In what Henry James called a ‘trap for the unwary’, The Turn of the Screw tells of a nameless young governess sent to a country house to take charge of two orphans, Miles and Flora. Unsettled by a dark foreboding of menace within the house, she soon comes to believe that something malevolent is stalking the children in her care. But is the threat to her young charges really a malign and ghostly presence or something else entirely?

John Harding’s Florence and Giles (1), a Gothic novel about two children who believe their lives are in danger after the arrival of a sinister governess, is inspired by The Turn of the Screw (as you might have guessed from the very similar names of the characters: Florence and Giles, and Flora and Miles).  I loved it, although I hadn’t actually read The Turn of the Screw at the time, so didn’t fully appreciate the extent to which it was a homage to that other book.     

Another book with lots of ghostly and Gothic elements and a plot involving a governess with two young charges is This House is Haunted by John Boyne (2).  The influence of The Turn of the Screw is clear here too, although the story probably owes as much to Charles Dickens or Wilkie Collins as it does to Henry James.  It was the first John Boyne novel I’ve read and still one of my favourites.

Sheridan Le Fanu’s classic novel, Uncle Silas (3), also features a governess – an evil and villainous one called Madame de la Rougierre, who arrives at the Ruthyn family estate of Knowl to become a companion to Maud Ruthyn. A very entertaining tale of “gloomy, eerie mansions, graveyards, laudanum addiction, an evil governess, locked rooms and locked cabinets, poison and family secrets.” 

Not all governesses are as evil as Madame de la Rougierre!  Linda Martin in Nine Coaches Waiting by Mary Stewart (4) is a governess and she is the heroine of the novel. As soon as Linda arrives at the de Valmy family chateau in France to become governess to young Philippe de Valmy, she is convinced that something is wrong and the tension builds and builds until the truth is revealed. I’ve read most of Stewart’s novels and this is probably my favourite; it’s certainly the most exciting and atmospheric.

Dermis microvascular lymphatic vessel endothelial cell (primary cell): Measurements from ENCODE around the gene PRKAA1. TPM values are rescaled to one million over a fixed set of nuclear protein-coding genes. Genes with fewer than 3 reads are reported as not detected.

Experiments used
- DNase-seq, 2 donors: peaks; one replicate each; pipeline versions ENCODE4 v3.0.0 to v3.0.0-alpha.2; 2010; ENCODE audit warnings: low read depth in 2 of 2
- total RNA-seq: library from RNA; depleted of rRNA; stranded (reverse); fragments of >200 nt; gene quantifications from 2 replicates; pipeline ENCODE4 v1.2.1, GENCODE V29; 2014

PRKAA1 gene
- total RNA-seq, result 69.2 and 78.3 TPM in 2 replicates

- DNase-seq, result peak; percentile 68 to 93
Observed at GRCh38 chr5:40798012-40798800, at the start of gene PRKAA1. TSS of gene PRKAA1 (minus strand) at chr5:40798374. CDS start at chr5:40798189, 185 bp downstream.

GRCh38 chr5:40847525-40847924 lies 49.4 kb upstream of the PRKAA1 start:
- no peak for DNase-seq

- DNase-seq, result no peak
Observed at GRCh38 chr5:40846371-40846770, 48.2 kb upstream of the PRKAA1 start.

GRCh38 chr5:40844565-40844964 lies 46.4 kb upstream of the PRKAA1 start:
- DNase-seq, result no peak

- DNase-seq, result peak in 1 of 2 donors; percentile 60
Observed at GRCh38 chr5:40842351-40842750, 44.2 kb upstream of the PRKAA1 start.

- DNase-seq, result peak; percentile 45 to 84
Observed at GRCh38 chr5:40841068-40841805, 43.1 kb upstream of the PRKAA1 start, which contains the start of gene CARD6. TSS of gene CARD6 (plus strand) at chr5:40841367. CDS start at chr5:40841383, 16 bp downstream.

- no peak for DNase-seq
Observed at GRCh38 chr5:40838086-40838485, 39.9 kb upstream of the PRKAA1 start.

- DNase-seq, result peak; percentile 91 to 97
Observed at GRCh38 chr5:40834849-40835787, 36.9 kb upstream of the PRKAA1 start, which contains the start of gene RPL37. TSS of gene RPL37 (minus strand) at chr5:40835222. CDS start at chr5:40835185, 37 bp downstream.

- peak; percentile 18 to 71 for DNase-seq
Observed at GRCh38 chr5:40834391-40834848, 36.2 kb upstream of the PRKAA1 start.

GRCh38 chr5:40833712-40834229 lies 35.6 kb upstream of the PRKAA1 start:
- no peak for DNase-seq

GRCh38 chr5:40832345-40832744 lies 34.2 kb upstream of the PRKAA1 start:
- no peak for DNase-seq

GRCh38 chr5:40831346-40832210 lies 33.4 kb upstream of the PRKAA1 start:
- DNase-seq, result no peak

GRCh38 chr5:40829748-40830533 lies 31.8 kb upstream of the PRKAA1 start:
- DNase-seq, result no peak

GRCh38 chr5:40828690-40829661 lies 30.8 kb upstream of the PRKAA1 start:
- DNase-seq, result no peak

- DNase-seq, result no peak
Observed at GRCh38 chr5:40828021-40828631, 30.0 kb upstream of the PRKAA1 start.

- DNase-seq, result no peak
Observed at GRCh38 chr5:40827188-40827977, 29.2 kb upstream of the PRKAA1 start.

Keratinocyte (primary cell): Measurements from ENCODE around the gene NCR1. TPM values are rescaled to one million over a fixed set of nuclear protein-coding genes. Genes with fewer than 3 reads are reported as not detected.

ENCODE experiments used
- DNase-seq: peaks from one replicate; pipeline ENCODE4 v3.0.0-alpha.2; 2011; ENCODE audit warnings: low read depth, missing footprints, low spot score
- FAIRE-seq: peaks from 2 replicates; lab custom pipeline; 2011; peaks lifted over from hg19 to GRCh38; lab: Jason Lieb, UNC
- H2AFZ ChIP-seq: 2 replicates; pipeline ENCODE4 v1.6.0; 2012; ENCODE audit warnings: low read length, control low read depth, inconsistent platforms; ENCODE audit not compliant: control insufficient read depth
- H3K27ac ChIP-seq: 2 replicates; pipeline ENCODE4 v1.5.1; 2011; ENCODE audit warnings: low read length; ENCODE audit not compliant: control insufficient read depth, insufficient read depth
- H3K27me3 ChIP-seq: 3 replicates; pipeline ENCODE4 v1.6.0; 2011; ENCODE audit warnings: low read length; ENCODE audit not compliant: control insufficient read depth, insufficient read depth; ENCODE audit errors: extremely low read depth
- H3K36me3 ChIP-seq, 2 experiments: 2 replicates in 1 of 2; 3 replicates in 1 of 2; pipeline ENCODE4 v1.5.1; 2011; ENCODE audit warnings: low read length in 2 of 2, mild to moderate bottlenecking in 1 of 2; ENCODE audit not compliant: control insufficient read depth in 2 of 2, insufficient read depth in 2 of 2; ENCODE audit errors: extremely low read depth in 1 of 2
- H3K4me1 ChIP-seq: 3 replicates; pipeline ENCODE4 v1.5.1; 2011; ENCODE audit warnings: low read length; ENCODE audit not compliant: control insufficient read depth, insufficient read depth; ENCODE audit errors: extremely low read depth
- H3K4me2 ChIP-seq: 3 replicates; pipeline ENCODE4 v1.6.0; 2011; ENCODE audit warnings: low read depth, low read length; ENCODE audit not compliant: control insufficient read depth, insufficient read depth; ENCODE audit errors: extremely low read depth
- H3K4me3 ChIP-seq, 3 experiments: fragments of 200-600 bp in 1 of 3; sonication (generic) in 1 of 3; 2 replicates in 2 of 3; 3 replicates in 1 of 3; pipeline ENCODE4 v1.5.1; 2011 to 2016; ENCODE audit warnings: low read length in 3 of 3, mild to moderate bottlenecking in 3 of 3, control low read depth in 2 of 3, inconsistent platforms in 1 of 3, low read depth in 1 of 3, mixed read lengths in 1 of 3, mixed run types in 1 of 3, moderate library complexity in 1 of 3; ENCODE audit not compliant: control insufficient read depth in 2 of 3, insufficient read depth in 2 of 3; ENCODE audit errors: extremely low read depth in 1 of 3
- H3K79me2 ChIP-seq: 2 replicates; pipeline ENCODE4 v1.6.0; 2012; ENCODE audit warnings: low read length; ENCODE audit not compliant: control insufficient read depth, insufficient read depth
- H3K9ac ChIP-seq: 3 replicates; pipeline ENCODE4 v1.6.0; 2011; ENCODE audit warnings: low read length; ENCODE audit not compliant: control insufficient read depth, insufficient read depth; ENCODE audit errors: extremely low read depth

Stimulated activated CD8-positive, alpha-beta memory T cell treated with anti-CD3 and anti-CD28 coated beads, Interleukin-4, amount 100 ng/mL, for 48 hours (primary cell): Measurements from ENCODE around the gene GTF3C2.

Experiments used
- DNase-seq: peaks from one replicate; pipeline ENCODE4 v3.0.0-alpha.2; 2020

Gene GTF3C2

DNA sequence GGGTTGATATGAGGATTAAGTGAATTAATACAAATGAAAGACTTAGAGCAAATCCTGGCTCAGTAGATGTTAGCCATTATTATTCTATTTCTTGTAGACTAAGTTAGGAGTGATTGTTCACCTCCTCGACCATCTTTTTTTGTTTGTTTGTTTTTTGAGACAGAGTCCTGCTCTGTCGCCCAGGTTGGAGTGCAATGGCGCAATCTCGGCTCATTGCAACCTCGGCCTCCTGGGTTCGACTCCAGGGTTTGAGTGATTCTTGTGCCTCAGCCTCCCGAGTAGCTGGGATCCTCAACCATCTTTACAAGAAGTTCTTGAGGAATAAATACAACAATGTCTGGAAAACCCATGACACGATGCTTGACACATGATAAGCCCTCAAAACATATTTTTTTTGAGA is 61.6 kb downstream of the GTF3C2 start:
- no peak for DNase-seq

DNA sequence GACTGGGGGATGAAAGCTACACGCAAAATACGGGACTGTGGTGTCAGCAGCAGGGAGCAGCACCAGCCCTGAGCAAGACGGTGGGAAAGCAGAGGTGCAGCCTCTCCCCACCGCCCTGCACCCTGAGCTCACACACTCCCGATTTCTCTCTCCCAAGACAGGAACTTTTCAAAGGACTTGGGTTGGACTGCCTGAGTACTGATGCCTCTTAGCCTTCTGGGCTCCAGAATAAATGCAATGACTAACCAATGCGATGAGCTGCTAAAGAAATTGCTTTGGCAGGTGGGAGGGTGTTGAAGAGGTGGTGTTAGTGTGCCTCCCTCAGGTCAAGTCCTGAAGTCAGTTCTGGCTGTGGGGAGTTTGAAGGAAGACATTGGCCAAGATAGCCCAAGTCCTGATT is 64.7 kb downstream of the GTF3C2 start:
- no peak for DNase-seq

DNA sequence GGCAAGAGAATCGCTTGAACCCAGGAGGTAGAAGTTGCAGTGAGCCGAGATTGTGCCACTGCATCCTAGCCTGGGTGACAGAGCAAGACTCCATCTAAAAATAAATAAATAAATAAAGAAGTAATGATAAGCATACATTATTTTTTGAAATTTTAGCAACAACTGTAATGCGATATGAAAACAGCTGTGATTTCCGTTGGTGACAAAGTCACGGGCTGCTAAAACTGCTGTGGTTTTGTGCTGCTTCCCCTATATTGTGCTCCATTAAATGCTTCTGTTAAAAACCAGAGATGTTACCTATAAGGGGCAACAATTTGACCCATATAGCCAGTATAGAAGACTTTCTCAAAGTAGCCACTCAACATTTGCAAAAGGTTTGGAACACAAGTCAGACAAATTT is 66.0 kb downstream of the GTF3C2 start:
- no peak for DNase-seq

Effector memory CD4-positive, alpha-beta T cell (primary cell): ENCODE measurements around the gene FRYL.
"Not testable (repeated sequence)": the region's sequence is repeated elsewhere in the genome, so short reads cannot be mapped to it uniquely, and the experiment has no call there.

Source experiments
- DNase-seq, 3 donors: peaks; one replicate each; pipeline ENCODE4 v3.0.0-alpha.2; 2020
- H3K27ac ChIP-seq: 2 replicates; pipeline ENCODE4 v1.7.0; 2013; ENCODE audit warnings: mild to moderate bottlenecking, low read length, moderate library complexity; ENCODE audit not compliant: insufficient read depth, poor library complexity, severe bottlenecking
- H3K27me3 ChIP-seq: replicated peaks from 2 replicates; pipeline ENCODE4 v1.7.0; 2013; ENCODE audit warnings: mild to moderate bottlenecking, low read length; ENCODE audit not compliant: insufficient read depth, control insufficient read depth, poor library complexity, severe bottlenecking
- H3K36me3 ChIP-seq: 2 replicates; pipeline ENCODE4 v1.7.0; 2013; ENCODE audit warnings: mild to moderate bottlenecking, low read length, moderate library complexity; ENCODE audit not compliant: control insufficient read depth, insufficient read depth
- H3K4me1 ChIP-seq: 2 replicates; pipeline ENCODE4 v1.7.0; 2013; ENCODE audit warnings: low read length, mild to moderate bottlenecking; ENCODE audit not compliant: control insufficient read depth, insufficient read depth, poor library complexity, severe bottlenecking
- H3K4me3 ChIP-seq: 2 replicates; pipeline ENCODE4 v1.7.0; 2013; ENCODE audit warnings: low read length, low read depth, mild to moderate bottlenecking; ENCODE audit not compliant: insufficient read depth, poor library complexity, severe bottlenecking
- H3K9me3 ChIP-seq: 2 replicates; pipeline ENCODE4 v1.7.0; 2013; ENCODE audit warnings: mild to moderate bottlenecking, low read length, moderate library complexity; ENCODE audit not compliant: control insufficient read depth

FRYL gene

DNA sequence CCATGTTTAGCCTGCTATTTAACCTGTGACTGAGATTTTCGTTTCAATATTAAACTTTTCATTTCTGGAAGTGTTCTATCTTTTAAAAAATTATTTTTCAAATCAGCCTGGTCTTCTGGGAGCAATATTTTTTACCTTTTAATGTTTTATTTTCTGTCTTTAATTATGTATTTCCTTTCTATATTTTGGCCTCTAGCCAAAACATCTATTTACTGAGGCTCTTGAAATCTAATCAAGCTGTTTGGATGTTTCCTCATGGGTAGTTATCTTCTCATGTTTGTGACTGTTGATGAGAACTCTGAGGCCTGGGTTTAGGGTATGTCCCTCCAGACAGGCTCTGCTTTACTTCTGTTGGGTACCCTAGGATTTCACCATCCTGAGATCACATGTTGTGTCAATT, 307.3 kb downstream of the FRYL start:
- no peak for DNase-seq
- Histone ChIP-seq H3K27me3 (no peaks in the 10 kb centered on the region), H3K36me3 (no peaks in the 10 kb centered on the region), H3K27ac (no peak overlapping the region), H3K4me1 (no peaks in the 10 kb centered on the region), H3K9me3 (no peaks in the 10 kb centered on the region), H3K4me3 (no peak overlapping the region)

Nine Coaches Waiting shares some plot elements with Jane Eyre, as does Jane Steele by Lyndsay Faye (5).  Jane Steele herself is a fan of the Charlotte Bronte classic and becomes aware of some of the parallels between her own life and Jane Eyre’s.  After her unhappy schooldays come to an end, Jane returns to her childhood home, Highgate House, to take up a position as governess to Sahjara, the young ward of the house’s new master, Mr Thornfield.  Mystery, romance and suspense follow!

It’s not often that I am able to link the last book in one of my chains back to the first, but as soon as I saw that we were beginning this month with The Turn of the Screw I knew I would have to end with The Turn of the Key by Ruth Ware (6).  Not quite a governess, but a ‘live-in nanny’, our narrator Rowan Caine arrives at Heatherbrae House in Scotland to find that she is just the latest in a long string of nannies in a very short time period. Could the ghostly occurrences taking place in the house be the reason?

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Well, that’s my chain for October. I usually try to link each book to the one before in a different way each time, but this month I’ve kept it very simple: all of the books in my chain include a governess, children and a house that is either haunted or hiding secrets of some sort.

For November’s starting point, we can use a book with which we’ve ended a previous chain and continue from there.

Six Degrees of Separation: From Rodham to Cold Comfort Farm

It’s the first Saturday of the month which means it’s time for another Six Degrees of Separation, hosted by Kate of Books are my Favourite and Best. The idea is that Kate chooses a book to use as a starting point and then we have to link it to six other books of our choice to form a chain. A book doesn’t have to be connected to all of the others on the list – only to the one next to it in the chain.

This month we are starting with Rodham by Curtis Sittenfeld. I haven’t read it, but I know that it’s an alternate history imagining what might have happened if Hillary Rodham had never married Bill Clinton.